COMP0037-21_22

Repository for the source code for COMP0037 Academic year 2021-2022

The code in this repository will be progressively updated during the term.

We will only be using a single branch. The different activities will appear as subdirectories.

Lab exercises for COMP0037 Robotic Systems

Introduction

  • Apply for a student licence on JetBrain to download PyCharm
  • Install PyCharm Professional ID (free for students)
  • Install Python 3 (if you don’t already have it – avoid Python 3.10)
  • Download the material from the Moodle page of the module: COMP0037 Robotic Systems and put the lab material in a folder named “comp0037-labs”
  • Open the folder “comp0037-labs” in PyCharm
  • Create and activate a virtual environment:

    cd comp0037-labs
    python -m venv .venv
    # On Unix/MacOS:
    source .venv/bin/activate
    # On Windows:
    .venv\Scripts\activate.bat
    
  • Install Python package requirements:
    pip install -r requirements.txt
  • Read the week’s lab exercises document COMP0037_Lab_N.pdf
  • Add your code to the script Lab_1.py
  • Run the script either from the command line to see your code in action:
    python Lab_N.py

    or directly using the play button in the notebook.

About

This repository contains lab exercises for the COMP0037 Robotic Systems module for taught MSc students at UCL, delivered in Spring 2022. Exercises are designed to be attempted in the on-campus lab sessions on Friday afternoon, though you are free to do additional work in your own time if you wish.

Lab attendance will be monitored, but the exercises are not graded. You are welcome to discuss and help each other with these tasks and to ask for assistance and clarification from the TAs, but there is nothing to be gained by simply copying each others’ work.

Contents

Exercises for week N are specified in document COMP0037_Lab_N.pdf. Skeleton code for the exercises is provided in the script Lab_N.py. You should add your solution code to this file. The script can be run at the command line like this:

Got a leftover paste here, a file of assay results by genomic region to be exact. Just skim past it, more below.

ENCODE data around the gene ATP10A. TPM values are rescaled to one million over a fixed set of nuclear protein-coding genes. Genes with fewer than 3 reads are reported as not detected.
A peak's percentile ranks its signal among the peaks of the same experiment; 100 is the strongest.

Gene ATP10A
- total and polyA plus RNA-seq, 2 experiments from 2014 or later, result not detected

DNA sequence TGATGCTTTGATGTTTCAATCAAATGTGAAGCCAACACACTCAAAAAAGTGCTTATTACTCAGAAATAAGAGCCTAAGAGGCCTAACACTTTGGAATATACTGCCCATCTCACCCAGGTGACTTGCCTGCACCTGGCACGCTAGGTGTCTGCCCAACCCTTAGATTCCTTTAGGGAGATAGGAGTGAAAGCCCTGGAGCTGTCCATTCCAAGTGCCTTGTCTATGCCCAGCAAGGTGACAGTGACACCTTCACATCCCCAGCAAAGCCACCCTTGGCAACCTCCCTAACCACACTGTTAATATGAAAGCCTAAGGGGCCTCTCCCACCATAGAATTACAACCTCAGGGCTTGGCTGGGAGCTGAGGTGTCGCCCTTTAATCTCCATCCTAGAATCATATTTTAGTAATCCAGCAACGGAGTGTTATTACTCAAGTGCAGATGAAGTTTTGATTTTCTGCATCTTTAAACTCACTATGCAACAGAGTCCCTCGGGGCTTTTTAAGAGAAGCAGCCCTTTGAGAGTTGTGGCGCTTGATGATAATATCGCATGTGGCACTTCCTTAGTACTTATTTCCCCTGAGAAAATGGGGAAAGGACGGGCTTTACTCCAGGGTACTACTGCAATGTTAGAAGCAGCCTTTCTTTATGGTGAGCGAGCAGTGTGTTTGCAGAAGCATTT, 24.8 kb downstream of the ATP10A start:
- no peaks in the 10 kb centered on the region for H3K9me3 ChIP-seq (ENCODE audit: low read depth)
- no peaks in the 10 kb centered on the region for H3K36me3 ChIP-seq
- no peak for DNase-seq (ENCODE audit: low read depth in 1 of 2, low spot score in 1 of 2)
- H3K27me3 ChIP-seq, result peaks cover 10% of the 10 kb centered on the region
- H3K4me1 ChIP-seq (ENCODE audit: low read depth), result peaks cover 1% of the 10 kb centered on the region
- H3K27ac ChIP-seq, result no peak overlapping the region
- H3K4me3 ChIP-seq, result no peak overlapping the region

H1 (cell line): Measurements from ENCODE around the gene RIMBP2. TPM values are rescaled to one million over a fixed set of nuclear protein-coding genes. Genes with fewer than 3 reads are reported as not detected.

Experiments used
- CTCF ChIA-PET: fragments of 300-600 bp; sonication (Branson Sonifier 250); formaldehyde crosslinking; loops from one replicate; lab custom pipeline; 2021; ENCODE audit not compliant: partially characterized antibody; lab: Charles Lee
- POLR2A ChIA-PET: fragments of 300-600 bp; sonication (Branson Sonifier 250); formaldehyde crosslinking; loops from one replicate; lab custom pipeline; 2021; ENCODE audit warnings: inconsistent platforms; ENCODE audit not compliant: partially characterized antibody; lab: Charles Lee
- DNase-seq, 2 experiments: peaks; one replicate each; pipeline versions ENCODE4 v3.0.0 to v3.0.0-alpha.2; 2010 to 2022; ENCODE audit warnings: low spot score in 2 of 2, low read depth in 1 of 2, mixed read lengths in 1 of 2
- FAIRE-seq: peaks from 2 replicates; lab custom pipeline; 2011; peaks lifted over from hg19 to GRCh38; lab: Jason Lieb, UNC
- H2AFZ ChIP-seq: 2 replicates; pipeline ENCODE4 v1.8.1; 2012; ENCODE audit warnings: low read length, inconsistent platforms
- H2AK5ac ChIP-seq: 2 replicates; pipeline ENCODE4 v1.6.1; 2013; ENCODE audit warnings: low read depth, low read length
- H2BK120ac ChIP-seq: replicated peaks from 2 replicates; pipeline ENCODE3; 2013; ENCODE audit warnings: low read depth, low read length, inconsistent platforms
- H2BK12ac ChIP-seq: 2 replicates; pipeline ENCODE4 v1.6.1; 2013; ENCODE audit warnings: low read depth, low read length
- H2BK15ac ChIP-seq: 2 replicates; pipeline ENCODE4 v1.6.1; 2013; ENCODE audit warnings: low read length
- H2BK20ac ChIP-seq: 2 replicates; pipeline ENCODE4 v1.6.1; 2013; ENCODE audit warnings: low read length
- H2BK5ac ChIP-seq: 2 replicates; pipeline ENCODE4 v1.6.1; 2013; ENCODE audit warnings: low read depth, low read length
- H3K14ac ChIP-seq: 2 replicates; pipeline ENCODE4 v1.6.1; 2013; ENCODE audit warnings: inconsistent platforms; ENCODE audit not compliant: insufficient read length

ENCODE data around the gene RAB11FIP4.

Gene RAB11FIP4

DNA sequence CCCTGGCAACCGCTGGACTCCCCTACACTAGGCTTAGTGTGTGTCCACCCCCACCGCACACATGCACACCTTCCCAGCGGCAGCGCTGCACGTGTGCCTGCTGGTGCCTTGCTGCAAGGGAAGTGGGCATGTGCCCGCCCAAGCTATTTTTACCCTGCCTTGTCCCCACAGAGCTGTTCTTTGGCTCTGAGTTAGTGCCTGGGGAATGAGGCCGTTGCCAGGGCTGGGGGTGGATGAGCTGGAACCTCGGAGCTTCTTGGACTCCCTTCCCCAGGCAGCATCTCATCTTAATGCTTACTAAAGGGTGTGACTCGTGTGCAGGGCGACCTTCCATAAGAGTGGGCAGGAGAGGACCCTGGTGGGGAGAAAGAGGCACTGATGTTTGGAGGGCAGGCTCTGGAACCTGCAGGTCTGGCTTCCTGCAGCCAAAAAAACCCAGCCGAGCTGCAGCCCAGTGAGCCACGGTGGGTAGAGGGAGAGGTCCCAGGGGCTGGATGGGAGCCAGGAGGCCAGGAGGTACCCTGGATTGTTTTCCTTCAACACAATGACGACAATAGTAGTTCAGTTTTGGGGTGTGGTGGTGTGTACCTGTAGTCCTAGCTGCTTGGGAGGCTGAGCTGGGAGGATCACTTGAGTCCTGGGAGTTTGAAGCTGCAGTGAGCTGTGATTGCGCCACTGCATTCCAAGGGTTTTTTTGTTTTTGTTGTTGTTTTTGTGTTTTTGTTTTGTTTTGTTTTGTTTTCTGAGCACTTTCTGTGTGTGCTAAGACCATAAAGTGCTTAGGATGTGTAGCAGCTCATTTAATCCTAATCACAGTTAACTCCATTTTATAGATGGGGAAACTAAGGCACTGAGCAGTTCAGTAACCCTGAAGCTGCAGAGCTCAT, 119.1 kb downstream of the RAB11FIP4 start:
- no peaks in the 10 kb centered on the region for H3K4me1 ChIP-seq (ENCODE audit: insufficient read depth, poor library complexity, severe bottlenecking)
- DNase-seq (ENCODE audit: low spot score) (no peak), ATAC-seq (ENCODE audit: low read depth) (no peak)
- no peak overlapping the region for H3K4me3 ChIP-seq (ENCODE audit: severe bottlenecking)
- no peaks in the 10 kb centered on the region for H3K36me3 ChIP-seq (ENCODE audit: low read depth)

python Lab_N.py

In addition to the spec and script for each week, there are a few other files in the repo:

  • README.md: this file.
  • requirements.txt: a list of additional Python packages to install.
  • LICENSE: text of the MIT License that applies to all code and documentation in this repository. (Summary: in the unlikely event that you have any reason to do so, you are free to reuse this material for any purpose you like.)

Python Setup

The exercises require a local installation of Python 3, along with a number of additional packages for numerical programming, plotting and machine learning. We suggest using the latest stable release of Python 3.9 (currently 3.9.7) from python.org. (Python 3.10 has recently been released but many students have had issues with PyPI dependencies not yet being up to date, so install this version with caution.). Although we recommend a more recent Python, the code has also been tested on Python 3.6.8, which is the version currently installed on some of the CS lab machines. It is possible, albeit suboptimal, to set up and run the exercises on one of those machines via SSH.

Virtual Environments

The package requirements for the lab exercises are pretty vanilla, but we strongly recommend working in a dedicated virtual environment in order to avoid any conflicts or compatibility issues with any other Python work you may be doing.

There are several options for how and where to set up such a virtual environment. If you already have experience doing so then feel free to use any configuration you are comfortable with. If you haven’t done this before and/or would rather not think about it, follow the default setup instructions below.

Default virtual environment setup

A straightforward way to configure your virtual environment is to store it in a hidden subdirectory of your working directory (ie, the directory containing the folder comp0037-labs).

cd comp0037-labs

Initialise a new virtual environment:

python -m venv .venv

(The name .venv is a reasonably common convention that should be recognised by Python-aware editors such as VSCode and PyCharm, but you can use a different and more informative name if you wish. In that case, also replace .venv with your chosen name in the commands below.)

Make the virtual environment active. This mean it will be used for any python commands or scripts you execute in the current shell. Activation occurs only for the specific terminal window you do the activation in, and it ends when you close the window (or issue the comment deactivate). So you’ll need to do this every time you open a new terminal that you want to run lab scripts from.

The command you use to activate the environment varies depending on your operating system and terminal provided in PyCharm.

On Unix-esque systems (Linux and MacOS)

source .venv/bin/activate

On Windows systems:

.venv\Scripts\activate.bat

When the virtual environment is active, your commmand prompt will be modified with the prefix (.venv).

Installing Required Packages

With your virtual environment active, you should be able to install all required packages using pip, like this:

pip install -r requirements.txt 

Feedback

Please post questions, comments, issues or bug reports to the COMP0037 Moodle forum or raise them with the TAs during your lab sessions.

GitHub

View Github